Union activists opposed to Douglas County’s innovative school board have claimed the Douglas County School District (DCSD) has ruined the local housing market, despite record home sales and increased property value within the county.
Rumors circulated by union activists include the lie that potential homebuyers with school-aged children have asked realtors to look elsewhere because of “the crazy school board” and that realtors who show homes to this demographic have avoided Douglas County altogether. These allegations amount to little more than propaganda when viewed in conjunction with the most recent rankings and reports for Douglas County.
Statistics and trends reveal the growth and expansion of both DCSD and the local real estate market as they work in tandem with each other.
When asked by Media Trackers about the rumors of hampered home sales in Douglas County due to actions by the school board in the last year, Brad Smith, owner of Home Smart Realty Group and local Colorado housing broker who specializes in Douglas County home real estate, said, “I don’t know where these rumors are coming from or who would spread them, because they are simply not true.”
Smith, who manages over 1,000 real estate agents in Douglas County, went on to explain how all the latest trends show quite the opposite: ”Specifically in the last year, the Douglas County housing market has improved. So much so, prices and home values are increasing at a rapid pace in reflection with the high demand for homes here.”
Smith chuckled, “You’ll have a tough time even finding a home on the market under $500,000 now.”
A large portion of Home Smart Realty Group’s agents live and work in Douglas County because, as Smith said, “Here, the ‘merchandise’ is flying off the shelves – this is where homes are selling.” Smith also noted the rapid turnaround in Douglas County and how difficult it is to keep houses on the market for a standard length of time. “Douglas County is perhaps the hottest housing market in Colorado right now; it is thriving. Highlands Ranch, Parker, Castle Rock, Lone Tree: pretty much every area of the county is experiencing some of the fastest turnaround I’ve ever seen.”
Actual market trend data confirm Smith’s observations as a realtor. Every major city or suburb in Douglas County shows exponential growth in home value when broken down by increments of the last one, three, five, or even ten years. In Highlands Ranch, average home sales prices have increased by more than $100,000 in the last ten years. The same goes for Castle Rock, Parker, and Lone Tree.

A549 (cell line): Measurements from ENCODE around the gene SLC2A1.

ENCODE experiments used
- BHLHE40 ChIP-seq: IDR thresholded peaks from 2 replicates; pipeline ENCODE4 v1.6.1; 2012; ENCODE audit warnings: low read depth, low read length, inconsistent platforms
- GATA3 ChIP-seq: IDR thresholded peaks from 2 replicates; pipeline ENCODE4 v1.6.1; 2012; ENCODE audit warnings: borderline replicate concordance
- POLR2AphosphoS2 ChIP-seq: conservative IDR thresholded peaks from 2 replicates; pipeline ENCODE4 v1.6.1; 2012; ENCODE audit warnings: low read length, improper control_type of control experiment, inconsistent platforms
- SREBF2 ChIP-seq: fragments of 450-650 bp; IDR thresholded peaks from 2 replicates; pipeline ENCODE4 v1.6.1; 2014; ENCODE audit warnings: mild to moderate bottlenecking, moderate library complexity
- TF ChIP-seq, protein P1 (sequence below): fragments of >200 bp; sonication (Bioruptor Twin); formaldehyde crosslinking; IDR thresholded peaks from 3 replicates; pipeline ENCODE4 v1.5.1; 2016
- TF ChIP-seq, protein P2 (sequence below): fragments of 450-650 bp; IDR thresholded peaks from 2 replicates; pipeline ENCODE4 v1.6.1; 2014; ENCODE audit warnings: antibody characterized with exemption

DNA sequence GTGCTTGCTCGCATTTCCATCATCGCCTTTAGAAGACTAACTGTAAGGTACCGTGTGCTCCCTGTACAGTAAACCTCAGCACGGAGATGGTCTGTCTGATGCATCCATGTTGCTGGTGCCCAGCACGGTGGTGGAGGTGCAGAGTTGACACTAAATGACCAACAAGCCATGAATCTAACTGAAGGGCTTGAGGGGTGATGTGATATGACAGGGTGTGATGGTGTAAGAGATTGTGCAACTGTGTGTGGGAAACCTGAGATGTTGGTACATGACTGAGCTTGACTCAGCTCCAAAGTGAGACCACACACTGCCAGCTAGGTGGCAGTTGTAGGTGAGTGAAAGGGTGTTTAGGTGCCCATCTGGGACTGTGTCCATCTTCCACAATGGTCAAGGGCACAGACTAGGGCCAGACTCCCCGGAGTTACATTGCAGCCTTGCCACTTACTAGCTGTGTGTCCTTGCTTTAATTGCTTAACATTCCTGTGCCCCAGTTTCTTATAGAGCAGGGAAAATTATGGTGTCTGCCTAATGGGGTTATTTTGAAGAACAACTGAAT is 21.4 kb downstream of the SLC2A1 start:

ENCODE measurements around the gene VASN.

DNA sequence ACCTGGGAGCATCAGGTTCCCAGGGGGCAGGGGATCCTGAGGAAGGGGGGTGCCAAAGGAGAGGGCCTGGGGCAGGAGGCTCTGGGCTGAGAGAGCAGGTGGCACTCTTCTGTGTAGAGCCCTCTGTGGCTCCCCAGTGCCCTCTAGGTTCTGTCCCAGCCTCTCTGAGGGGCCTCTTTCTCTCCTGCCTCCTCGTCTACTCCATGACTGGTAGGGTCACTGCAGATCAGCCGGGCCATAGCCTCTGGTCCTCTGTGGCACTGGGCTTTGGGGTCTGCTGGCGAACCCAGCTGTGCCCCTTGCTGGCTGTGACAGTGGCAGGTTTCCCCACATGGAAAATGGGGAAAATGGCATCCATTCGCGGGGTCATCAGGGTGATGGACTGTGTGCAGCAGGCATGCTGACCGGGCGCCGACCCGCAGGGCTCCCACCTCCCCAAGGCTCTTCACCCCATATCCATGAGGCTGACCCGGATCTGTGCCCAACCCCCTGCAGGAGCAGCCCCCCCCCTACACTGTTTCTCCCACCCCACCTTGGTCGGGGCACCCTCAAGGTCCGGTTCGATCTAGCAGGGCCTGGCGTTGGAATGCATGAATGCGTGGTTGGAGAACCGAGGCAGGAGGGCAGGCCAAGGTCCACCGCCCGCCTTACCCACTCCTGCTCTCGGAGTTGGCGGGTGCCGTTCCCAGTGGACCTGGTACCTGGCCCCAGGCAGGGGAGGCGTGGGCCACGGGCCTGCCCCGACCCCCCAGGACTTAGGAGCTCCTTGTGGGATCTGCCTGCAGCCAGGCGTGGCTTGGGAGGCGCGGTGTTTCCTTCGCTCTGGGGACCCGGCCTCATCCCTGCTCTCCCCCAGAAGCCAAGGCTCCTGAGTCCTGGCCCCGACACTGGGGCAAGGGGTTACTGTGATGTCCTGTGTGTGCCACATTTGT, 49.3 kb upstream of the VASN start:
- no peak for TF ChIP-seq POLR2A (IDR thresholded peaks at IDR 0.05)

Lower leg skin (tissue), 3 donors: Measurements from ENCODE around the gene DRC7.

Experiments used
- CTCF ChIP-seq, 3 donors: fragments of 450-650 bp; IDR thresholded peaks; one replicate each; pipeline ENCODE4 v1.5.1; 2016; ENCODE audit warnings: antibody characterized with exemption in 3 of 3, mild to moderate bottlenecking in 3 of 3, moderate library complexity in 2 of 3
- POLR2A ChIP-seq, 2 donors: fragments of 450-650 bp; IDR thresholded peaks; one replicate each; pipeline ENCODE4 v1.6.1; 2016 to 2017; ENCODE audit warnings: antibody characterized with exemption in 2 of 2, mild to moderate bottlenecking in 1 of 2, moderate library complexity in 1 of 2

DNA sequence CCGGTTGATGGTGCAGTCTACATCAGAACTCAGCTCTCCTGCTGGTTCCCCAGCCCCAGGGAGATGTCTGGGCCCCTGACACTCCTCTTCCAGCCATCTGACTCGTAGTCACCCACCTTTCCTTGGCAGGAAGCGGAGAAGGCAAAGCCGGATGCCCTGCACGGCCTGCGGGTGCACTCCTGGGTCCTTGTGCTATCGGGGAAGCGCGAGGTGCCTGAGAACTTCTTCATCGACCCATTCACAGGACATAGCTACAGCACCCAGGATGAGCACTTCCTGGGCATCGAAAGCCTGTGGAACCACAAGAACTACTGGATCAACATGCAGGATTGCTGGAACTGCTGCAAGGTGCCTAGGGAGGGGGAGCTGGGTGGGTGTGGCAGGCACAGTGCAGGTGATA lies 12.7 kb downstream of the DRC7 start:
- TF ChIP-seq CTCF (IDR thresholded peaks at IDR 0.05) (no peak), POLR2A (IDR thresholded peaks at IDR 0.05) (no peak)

The strength of the local housing market is mirrored by the continued success of the DCSD. Fitch Ratings awarded the Douglas County School District with an AA+ credit rating for 2013, giving a nod to the district’s fortified financial reserves, strong management team, and solid economic foundation.
“The district’s financial cushion has improved significantly in each of the last two fiscal years, driven by large operating surpluses and conservative financial management.”
The Fitch report praised the district’s management team, saying they have displayed a comprehensive, conservative budgeting approach designed to reduce the district’s reliance on periodic voter-approved levy overrides historically obtained to address growth-related financial pressures or fill budget shortfalls. The report also noted that voters’ rejection of a large bond authorization in 2011 has not hampered the district’s ability to serve its growing enrollment base, given an ongoing strategic alliance with charter schools and existing capacity in district schools.
EdNews Colorado, a respected source on the latest information in local and statewide education by those on both sides of the aisle, also released an article last month entitled “Continued Student Growth Predicted.” The piece highlighted Douglas County as one of the strongest areas of student enrollment growth in the state in the coming years.
The local business community has also come in support of programs enacted by the Douglas County school board, further solidifying the mutual benefit and success between the strength of the school district and other aspects of the community, like real estate and business. The Castle Rock Economic Development Council endorsed DCSD’s Pay For Performance program at the end of 2012, which incentivizes employees for hard work.
“We know excellent schools are one of the top reasons that companies choose to locate in Douglas County,” said Frank Gray, President, Castle Rock EDC. “We applaud DCSD for their ongoing commitment to excellence and we believe pay-for-performance will continue to improve our schools.”
The Douglas County School District has engaged in an innovative process to reimagine K-12 over the past year. Last summer, the school board effectively severed the local union’s collective bargaining rights and voted not renew its contract with the union. Those opposed to innovations in our schools and naysayers of the school board’s positions have taken to the internet to complain about how the decrease in union involvement and control will hurt students and other areas of the Douglas County community, but they have little to show of their efforts thus far.